Egyptians Take Over World Semi-Finals In Belgium

A dramatic day of quarter-final action in the WSF Men’s World Junior Individual Squash Championship in Belgium has led to an all-Egyptian semi-final line-up at the Flemish Squash Centre in Herentals.

It is the first time that one country has dominated the last four of the World Squash Federation event since England achieved the feat 21 years ago.

It was outsider Mazen Hesham Ga Sabry, a 9/16 seed in his maiden appearance in the championship, who sealed his country’s impressive rout when he recovered from a game down to upset England’s 5/8 seed Declan James 8-11, 11-6, 11-9, 11-6 in 39 minutes.

“In the first game, I was really scared – to the point of feeling dizzy,” explained the 17-year-old from Cairo to later. “And Declan played really well in that game. I’m happy that I train very hard with my fitness, because I needed it to pick up all his shots!

“After the first game, I calmed down, and was able to concentrate on my shots, so I gradually played better.”

James, who arrived in Belgium fresh from success earlier in the month in the Pioneer Junior Open in Germany, admitted that he had not been playing at full strength: “I should have been 100% to be able to beat him today, but I was only 70%, as I strained my hamstring yesterday playing against Dylan,” said the 18-year-old from Nottingham.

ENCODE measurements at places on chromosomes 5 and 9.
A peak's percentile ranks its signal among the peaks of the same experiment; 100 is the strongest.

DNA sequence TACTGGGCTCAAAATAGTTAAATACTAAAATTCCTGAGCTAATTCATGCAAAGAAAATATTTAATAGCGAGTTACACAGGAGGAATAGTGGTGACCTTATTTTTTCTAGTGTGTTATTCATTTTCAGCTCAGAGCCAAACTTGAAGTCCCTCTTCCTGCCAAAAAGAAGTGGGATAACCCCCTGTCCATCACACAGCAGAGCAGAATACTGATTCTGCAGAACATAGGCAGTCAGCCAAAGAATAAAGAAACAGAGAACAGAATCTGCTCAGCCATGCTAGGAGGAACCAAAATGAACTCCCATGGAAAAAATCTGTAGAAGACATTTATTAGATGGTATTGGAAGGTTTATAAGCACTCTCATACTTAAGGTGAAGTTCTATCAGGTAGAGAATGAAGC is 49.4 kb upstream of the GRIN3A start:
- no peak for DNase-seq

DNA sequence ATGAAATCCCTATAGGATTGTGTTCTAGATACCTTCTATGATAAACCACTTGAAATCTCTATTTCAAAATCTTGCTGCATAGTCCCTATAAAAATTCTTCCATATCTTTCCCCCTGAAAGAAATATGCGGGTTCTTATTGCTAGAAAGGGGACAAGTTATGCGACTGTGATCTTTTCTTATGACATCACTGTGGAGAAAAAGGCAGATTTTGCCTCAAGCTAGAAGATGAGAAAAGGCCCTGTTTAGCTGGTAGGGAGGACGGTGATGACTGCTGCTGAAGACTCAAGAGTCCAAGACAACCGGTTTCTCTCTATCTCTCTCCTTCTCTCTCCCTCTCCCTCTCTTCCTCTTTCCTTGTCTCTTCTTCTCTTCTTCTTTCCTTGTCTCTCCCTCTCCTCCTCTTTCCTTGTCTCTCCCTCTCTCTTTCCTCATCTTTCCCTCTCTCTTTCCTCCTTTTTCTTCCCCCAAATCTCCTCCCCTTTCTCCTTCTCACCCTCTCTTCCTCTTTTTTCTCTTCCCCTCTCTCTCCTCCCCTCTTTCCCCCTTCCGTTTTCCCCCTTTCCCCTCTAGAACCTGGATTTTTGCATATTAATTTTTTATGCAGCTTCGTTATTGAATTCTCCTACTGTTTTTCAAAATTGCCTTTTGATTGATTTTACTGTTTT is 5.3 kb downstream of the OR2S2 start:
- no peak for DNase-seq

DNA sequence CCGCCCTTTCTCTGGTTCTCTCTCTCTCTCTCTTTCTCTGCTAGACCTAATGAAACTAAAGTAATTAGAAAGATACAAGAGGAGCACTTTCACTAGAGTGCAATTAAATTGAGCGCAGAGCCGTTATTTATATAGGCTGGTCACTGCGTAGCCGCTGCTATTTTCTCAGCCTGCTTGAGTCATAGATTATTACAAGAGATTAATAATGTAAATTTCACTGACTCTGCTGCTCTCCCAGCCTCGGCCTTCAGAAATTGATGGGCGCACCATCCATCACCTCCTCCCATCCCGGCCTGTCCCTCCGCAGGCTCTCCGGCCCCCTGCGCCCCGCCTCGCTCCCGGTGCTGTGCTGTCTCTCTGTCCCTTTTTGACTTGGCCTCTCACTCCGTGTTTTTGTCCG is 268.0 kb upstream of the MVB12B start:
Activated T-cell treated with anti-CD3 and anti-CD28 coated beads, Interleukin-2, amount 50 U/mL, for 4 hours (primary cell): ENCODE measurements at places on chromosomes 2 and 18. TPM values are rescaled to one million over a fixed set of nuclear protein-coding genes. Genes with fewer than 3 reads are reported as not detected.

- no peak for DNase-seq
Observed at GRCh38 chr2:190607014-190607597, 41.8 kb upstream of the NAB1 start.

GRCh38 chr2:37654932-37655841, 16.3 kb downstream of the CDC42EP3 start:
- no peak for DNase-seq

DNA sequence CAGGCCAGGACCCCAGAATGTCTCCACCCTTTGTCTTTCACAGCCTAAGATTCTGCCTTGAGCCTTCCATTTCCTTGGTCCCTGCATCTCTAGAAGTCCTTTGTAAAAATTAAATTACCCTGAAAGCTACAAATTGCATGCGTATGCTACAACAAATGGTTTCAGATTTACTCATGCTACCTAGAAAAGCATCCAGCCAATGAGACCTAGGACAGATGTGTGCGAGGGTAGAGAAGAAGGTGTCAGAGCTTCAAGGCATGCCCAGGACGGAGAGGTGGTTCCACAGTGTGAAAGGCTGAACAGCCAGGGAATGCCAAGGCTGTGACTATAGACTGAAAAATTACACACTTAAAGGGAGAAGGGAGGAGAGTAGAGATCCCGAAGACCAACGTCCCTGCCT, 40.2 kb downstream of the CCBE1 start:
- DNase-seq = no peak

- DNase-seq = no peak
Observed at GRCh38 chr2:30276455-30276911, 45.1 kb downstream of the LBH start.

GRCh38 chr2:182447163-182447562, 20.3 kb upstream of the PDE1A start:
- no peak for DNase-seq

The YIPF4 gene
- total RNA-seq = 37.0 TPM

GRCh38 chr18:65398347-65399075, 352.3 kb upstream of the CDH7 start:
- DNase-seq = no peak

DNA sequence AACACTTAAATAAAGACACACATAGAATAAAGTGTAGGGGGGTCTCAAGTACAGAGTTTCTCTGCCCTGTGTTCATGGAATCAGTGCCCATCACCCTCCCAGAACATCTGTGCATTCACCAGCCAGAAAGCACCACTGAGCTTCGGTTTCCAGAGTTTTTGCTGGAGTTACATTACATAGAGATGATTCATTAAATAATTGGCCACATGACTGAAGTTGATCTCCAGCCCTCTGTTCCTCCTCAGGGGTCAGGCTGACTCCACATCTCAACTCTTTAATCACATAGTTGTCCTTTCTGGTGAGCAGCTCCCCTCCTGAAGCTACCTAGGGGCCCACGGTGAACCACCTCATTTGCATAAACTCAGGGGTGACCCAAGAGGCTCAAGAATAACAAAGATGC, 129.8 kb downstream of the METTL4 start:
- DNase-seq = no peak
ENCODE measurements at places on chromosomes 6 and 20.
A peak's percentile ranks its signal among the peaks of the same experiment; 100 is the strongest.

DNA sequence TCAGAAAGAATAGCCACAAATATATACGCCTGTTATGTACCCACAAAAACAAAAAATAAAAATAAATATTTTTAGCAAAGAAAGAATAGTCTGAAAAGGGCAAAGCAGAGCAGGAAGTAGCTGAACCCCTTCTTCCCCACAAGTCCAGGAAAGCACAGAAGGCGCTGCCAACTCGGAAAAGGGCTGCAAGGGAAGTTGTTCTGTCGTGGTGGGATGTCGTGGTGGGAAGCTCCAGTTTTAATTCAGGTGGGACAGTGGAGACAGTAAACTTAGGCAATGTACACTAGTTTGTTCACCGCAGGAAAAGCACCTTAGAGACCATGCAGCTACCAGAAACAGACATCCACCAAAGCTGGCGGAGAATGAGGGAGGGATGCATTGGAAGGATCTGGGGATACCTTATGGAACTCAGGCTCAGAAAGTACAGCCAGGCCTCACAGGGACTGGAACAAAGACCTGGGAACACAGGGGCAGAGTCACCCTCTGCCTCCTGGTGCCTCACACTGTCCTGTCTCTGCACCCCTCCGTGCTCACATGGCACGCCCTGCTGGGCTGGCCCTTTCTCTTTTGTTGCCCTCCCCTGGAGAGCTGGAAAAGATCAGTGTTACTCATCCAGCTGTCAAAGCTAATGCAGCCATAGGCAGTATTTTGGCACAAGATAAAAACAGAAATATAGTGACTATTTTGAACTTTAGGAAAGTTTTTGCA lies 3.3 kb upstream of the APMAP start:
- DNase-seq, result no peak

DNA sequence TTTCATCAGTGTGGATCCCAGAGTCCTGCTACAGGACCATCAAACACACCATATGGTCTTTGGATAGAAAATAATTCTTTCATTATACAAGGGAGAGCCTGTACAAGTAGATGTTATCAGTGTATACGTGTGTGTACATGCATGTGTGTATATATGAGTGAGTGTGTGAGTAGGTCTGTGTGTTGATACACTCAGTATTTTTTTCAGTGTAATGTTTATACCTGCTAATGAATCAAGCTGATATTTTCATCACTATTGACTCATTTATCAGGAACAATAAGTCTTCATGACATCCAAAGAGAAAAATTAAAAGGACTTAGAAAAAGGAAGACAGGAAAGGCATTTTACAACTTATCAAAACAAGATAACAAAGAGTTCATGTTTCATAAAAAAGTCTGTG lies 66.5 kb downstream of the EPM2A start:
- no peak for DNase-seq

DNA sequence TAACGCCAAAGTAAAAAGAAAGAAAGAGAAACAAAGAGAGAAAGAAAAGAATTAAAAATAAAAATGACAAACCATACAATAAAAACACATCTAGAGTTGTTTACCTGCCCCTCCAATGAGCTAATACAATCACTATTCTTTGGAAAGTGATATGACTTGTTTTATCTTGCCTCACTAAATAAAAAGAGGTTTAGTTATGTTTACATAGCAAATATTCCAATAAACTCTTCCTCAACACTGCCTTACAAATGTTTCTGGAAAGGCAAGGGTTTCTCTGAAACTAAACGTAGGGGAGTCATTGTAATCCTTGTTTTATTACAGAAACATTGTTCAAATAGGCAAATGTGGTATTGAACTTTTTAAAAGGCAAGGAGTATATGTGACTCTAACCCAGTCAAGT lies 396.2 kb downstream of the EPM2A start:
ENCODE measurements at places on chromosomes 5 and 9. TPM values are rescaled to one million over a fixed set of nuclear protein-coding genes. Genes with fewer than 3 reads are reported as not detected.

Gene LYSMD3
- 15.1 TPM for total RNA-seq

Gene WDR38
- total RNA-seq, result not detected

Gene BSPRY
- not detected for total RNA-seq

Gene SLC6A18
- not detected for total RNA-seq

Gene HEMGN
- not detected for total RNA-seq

“How to beat the Egyptians? I think that Nick Matthew showed us the way. I don’t think our juniors have got that winning instinct that the Egypt juniors seem to have from a very young age, their ability to fight for every single shot. We seem to catch up gradually as we get older, but it’s a bit too late by then most of the time.

“Mazen is a perfect example of how talented Egyptians players can be. He has an exceptional talent, and he showed tonight what he can do. And it was close – but not close enough.”

Sabry will now face Marwan El Shorbagy, the second seed from Alexandria who survived the longest match of the day when he beat India’s 9/16 seed Mahesh Mangaonkar 11-7, 9-11, 13-11, 11-8 in 62 minutes.

“I was really nervous from the start, and to be honest, I can’t remember what happened on there, only that I nearly lost, and that I’m glad I won,” explained El Shorbagy, the 17-year-old brother of two-time champion Mohamed El Shorbagy.

“Too much pressure I think, I’m not sure why – I guess I put the pressure on myself. And also, all the players, when they play me, they have nothing to lose – and they play their best squash. And Mahesh played really well today.”

Defending champion Amr Khaled Khalifa eased into the semi-finals following an 11-7, 11-7, 17-15 win over India’s 5/8 seed Ramit Tandon.

Bidding to become only third player in history to win the title for a second time, Khalifa will now face Cairo compatriotMohamed Abouelghar, who beat fellow 5/8 seed James Earles, of England, 11-8, 11-9, 11-7.

[1] Amr Khaled Khalifa (EGY) bt [5/8] Ramit Tandon (IND) 11-7, 11-7, 17-15 (51m)
[5/8] Mohamed Abouelghar (EGY) bt [5/8] James Earles (ENG) 11-8, 11-9, 11-7 (33m)
[9/16] Mazen Hesham Ga Sabry (EGY) bt [5/8] Declan James (ENG) 8-11, 11-6, 11-9, 11-6 (39m)
[2] Marwan El Shorbagy (EGY) bt [9/16] Mahesh Mangaonkar (IND) 11-7, 9-11, 13-11, 11-8 (62m)

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